(aka Leek Soup)
A blended vegetable soup whenever the main ingredient ‘les poireaux’ (leeks) are in season. An elixir full of vitamins and minerals, and some “oligo-elements”.
Green Velvet Soup was a purifier, in the French repertoire of home remedies. Eating these “oligo-elements” helps to detoxify the liver so one will not suffer from ‘mal au foie’ or even worse, the ‘crise de foie’.
According to Mireille Guiliano, author of French Women Don’t Get Fat, leek soup is what French women eat/drink/live on when they want to shed the extra pound or two. The magical Leek Soup is, in her estimation, the Spartan alternative to overeating and for ‘recapturing your equilibrium from time to time’.
Green Velvet Soup, so named for its creamy green appearance after it has been blended with a “robot Marie” (a hand held mixer) or in a blender. Cooking this soup in the pressure cooker helps maintain its high level of vitamins, minerals and those elusive ‘oglio-elements’. In case you don’t have a pressure cooker, though, I will tell you how to make it stovetop just the same.
1.Leeks, about 1 kg (2 pounds)
2.Zucchini, or yellow summer squash (3-4 small ones, or a larger one w/o the pulp section)
3.Carrots, two or three nice orange ones
4.Potatoes, a couple of small ones
5.Tomatoes, four medium-sized
6.Spices: Herbes de Provence, sea salt (about 1 Tbsp), fresh ground pepper, bay leaf
7.Alternate spice mix might be a nice Italian Seasoning, like what is most readily available in the stores.
(Add most any vegetable to this soup, or any left over veggie. I have in the past added spinach, sometimes green cabbage, chunks of winter squash, green bell peppers, and sweet onions).
Herbes de Provence
(Dean and DeLuca has it…or in case you can use a prepared mix from the store):
* 3 tablespoons oregano leaves
* 3 tablespoons of marjoram leaves
* 3 tablespoons thyme leaves
* 1 teaspoon basil leaves
* 1 teaspoon sage leaf
* 3 tablespoons savory
* 2 tablespoons lavender flowers
* 1 teaspoon rosemary
Combine and mix well. Store the mixture in a small airtight jar in cool location.
Soup Preparation – Short Version:
Clean all vegetables well, throw in to pot and cook until tender; blend; and, serve.
Soup Preparation- Long Version:
Start by cleaning and rinsing the leeks well.
Leeks are a strange vegetable in that they trap some of the dirt they are grown in amongst the layers. To clean leeks, it isn’t difficult. T take a knife and starting about one inch from the rooted bottom, slide the blade in and pull straight up, slicing it open all the way to the top. Turn it one quarter turn and slice it up again—essentially cutting the leek into quarters without fully separating the plant. Holding the rooted end, wash fully (without having to deal with the mess of losing parts of it in to the sink). Then trim off the roots, and the very tips of the leeks, and discard those. Retain the dark green part of the leek, as it is very flavorful and gives the soup its beautiful color.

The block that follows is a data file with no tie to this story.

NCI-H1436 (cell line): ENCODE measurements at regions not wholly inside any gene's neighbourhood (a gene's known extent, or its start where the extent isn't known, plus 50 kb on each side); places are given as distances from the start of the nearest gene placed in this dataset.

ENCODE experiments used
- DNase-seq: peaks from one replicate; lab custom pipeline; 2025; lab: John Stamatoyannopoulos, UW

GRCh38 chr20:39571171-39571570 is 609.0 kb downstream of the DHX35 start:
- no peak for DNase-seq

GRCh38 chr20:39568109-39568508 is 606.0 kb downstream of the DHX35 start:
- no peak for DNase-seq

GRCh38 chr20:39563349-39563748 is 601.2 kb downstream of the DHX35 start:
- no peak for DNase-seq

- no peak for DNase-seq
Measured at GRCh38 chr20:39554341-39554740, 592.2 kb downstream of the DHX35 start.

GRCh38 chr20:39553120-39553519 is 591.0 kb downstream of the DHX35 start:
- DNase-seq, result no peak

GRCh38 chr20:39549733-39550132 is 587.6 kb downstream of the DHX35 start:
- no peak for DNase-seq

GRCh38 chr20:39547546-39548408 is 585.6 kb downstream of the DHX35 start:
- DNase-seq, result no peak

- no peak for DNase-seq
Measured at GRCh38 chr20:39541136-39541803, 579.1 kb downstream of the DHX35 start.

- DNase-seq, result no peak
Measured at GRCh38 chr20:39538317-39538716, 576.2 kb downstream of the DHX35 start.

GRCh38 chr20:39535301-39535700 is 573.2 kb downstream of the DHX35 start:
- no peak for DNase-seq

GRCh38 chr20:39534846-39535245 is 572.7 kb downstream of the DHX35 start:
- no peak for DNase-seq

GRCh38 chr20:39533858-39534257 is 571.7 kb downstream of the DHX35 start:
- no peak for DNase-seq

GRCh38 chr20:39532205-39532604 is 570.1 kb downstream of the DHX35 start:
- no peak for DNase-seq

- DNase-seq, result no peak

Chop the leeks in to smaller pieces, about an inch or two wide, so that they will cook and blend easier. Add them to the pressure cooker/stew pot.
Wash zucchini or summer squash, remove ends, chop and add to leeks.
Peel potatoes and carrots, chop, add to pot.
Wash and remove stem from tomatoes (or use one large can of tomatoes from store), add to pot.
About 2 inches of water.
If you are using a pressure cooker, put the lid on, seal it, and bring to a boil. Cook for seven minutes when it reaches pressure. After, remove from heat and run pot with cover on under cold water until pressure releases before attempting to open the pot.
If you prefer to make the soup in a stew pot, bring to boil, and simmer, uncovered for 20 to 30 min. until vegetables are all tender.
Once you have cooked the soup, either under pressure, or in a stew pot, be sure to remove the bay leaf, which is tough and will not blend.
Blend the soup either in a blender/food processor or with a hand held blender until it is a smooth green texture. It should appear like fine green velvet when finished. (You can, of course, eat the soup without blending, but it isn’t as nice to look at, and some people don’t like all the big chunks).
Top with sprig of fresh parsley, serve hot.
In Normandy, many will often put a tablespoon of ‘crème fraîche’ (sour cream) on the top as a garnish.
(This soup also stores well frozen; to be unthawed and enjoyed later in the winter).